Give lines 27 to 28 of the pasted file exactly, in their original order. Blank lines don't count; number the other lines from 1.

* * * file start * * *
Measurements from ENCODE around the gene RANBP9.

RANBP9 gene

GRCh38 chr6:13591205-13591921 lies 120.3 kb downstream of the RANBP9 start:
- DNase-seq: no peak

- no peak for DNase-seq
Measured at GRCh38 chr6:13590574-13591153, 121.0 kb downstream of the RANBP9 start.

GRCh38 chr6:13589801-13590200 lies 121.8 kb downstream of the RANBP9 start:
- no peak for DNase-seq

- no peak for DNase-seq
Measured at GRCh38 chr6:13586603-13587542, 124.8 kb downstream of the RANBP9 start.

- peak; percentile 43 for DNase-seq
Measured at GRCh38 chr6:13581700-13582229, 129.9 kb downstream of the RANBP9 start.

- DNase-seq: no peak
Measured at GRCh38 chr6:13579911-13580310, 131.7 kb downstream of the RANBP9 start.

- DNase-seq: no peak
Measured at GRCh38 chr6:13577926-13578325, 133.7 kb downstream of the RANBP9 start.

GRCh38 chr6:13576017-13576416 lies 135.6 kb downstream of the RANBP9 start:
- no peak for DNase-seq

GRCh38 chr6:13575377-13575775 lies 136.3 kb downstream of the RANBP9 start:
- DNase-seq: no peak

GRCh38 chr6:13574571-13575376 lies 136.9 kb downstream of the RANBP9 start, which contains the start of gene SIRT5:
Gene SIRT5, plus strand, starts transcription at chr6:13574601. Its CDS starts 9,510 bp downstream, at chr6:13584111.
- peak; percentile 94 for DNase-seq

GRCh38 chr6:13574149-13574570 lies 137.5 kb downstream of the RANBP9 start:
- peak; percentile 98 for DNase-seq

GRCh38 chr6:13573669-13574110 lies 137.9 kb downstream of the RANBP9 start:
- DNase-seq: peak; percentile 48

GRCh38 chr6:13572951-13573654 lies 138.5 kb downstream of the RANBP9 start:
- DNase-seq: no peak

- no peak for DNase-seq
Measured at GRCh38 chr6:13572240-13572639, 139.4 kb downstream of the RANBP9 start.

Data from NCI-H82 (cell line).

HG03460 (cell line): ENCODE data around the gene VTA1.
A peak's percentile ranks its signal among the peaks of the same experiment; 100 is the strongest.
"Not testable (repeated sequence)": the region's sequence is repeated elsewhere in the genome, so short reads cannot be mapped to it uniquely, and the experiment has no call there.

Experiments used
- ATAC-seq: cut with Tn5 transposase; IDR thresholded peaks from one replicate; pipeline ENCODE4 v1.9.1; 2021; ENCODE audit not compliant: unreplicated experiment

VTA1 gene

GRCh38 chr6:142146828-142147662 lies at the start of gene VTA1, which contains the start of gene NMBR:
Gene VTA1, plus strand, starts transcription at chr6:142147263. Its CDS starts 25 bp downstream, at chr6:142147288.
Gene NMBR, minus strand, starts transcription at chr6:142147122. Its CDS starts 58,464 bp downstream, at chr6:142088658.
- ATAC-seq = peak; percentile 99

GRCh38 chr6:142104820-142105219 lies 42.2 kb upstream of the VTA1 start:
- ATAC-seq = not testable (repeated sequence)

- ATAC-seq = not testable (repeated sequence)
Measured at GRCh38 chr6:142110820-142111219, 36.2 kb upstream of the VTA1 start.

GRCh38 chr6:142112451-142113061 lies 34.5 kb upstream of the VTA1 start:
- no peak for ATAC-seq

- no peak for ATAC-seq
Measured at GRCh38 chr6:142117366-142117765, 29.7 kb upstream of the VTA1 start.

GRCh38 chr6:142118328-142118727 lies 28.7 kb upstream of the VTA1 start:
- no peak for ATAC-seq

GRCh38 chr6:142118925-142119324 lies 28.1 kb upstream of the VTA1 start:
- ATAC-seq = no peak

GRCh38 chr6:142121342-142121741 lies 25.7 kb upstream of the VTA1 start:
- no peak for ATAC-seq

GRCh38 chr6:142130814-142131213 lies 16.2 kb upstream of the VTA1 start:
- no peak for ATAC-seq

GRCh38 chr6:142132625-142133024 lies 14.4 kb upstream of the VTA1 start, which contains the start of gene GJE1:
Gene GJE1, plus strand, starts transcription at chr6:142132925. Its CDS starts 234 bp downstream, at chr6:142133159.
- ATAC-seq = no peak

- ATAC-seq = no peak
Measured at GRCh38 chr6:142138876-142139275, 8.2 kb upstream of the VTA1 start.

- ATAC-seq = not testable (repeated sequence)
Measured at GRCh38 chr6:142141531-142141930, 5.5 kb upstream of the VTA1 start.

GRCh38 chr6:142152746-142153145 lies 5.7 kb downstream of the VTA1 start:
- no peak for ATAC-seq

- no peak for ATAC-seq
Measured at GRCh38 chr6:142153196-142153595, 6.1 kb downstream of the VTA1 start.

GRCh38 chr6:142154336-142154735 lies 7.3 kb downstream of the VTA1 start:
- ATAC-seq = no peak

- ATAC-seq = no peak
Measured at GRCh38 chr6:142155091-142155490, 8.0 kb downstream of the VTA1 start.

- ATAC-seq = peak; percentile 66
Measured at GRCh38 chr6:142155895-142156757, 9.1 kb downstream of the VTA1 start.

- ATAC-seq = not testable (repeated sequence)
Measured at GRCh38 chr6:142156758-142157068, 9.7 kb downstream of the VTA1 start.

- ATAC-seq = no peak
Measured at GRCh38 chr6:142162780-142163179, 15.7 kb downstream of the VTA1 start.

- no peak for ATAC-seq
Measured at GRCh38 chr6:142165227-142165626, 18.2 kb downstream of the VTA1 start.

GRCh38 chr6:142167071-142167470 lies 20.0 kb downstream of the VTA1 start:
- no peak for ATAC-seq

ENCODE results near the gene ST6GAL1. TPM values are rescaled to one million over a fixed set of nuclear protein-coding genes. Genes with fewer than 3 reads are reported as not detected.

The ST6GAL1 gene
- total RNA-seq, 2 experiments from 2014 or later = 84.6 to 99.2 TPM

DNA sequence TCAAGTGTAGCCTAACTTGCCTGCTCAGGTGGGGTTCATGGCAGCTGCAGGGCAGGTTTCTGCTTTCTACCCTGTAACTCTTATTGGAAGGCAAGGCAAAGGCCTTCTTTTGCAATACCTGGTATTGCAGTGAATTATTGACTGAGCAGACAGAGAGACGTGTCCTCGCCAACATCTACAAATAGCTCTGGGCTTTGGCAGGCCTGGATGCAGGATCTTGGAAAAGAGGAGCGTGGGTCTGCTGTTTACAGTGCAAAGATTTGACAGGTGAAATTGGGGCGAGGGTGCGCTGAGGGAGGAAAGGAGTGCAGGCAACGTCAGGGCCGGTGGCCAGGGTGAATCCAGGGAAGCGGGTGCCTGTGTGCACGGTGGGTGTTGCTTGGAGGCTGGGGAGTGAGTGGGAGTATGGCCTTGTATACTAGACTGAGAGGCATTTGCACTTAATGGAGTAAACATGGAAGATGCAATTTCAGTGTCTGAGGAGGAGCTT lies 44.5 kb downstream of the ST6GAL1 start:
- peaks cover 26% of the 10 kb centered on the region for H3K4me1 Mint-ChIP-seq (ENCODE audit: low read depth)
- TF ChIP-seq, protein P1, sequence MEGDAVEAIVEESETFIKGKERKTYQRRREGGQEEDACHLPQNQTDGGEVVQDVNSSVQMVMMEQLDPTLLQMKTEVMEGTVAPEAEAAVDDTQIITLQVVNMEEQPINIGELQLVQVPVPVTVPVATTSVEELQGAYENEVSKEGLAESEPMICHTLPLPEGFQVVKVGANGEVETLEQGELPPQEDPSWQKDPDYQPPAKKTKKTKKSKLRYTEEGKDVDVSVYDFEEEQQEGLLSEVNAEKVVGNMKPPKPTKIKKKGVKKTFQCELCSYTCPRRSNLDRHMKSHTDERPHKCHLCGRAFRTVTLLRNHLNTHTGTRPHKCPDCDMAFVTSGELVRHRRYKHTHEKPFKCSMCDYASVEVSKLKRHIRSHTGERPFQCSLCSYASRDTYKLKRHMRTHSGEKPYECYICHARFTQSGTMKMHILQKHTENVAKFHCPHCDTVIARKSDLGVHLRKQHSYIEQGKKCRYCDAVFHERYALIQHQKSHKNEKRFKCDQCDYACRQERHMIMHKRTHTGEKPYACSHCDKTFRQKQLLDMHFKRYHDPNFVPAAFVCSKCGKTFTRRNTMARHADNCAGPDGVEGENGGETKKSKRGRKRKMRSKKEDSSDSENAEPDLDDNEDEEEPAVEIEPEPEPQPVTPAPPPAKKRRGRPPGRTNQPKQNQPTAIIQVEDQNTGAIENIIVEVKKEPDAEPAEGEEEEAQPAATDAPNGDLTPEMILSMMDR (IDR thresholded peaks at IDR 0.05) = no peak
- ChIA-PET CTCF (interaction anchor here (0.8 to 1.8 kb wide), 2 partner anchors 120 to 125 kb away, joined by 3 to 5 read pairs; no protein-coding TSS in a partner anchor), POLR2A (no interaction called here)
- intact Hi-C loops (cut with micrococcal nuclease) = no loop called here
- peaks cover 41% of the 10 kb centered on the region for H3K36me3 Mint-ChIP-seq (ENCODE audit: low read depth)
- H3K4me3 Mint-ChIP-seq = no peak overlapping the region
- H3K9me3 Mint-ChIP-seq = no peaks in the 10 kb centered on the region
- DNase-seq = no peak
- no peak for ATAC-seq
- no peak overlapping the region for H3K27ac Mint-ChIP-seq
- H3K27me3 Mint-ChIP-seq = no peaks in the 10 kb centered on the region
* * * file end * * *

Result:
- DNase-seq: peak; percentile 48

GRCh38 chr6:13572951-13573654 lies 138.5 kb downstream of the RANBP9 start: